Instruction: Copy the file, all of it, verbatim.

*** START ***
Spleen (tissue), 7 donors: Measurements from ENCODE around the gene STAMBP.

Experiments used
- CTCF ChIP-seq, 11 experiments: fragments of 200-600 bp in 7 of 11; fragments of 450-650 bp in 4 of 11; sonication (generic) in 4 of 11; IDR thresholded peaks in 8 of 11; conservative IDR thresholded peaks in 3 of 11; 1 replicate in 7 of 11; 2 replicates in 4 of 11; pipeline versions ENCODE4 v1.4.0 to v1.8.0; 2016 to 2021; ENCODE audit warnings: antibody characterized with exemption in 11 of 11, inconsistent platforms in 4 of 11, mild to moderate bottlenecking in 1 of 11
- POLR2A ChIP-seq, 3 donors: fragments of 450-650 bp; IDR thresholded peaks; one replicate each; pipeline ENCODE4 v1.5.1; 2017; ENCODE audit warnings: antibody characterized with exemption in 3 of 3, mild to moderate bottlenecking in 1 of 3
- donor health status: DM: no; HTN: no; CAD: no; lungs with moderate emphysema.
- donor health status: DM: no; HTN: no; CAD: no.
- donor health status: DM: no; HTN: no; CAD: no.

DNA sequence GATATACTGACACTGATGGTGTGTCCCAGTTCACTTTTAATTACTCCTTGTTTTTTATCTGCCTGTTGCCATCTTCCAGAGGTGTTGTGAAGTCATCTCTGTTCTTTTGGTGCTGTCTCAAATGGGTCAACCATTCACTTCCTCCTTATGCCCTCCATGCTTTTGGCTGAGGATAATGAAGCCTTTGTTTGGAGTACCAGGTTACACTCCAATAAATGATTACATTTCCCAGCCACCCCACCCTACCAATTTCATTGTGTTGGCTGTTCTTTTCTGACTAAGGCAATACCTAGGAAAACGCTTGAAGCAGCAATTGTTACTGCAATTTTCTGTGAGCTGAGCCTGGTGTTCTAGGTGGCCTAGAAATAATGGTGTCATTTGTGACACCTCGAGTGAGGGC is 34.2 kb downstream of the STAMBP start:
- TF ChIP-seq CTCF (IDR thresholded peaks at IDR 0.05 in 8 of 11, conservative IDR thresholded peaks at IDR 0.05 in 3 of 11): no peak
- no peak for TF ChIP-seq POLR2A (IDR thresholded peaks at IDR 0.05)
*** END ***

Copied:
Spleen (tissue), 7 donors: Measurements from ENCODE around the gene STAMBP.

Experiments used
- CTCF ChIP-seq, 11 experiments: fragments of 200-600 bp in 7 of 11; fragments of 450-650 bp in 4 of 11; sonication (generic) in 4 of 11; IDR thresholded peaks in 8 of 11; conservative IDR thresholded peaks in 3 of 11; 1 replicate in 7 of 11; 2 replicates in 4 of 11; pipeline versions ENCODE4 v1.4.0 to v1.8.0; 2016 to 2021; ENCODE audit warnings: antibody characterized with exemption in 11 of 11, inconsistent platforms in 4 of 11, mild to moderate bottlenecking in 1 of 11
- POLR2A ChIP-seq, 3 donors: fragments of 450-650 bp; IDR thresholded peaks; one replicate each; pipeline ENCODE4 v1.5.1; 2017; ENCODE audit warnings: antibody characterized with exemption in 3 of 3, mild to moderate bottlenecking in 1 of 3
- donor health status: DM: no; HTN: no; CAD: no; lungs with moderate emphysema.
- donor health status: DM: no; HTN: no; CAD: no.
- donor health status: DM: no; HTN: no; CAD: no.

DNA sequence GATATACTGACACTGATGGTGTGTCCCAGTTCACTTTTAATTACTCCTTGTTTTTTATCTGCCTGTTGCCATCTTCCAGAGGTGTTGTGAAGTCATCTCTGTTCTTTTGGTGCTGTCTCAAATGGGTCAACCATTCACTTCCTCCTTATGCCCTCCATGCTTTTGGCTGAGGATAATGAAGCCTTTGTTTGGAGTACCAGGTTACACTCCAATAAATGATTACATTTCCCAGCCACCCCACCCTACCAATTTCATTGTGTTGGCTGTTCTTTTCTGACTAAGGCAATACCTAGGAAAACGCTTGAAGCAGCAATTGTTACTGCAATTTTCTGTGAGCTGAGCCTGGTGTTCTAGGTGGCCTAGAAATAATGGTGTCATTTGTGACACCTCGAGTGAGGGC is 34.2 kb downstream of the STAMBP start:
- TF ChIP-seq CTCF (IDR thresholded peaks at IDR 0.05 in 8 of 11, conservative IDR thresholded peaks at IDR 0.05 in 3 of 11): no peak
- no peak for TF ChIP-seq POLR2A (IDR thresholded peaks at IDR 0.05)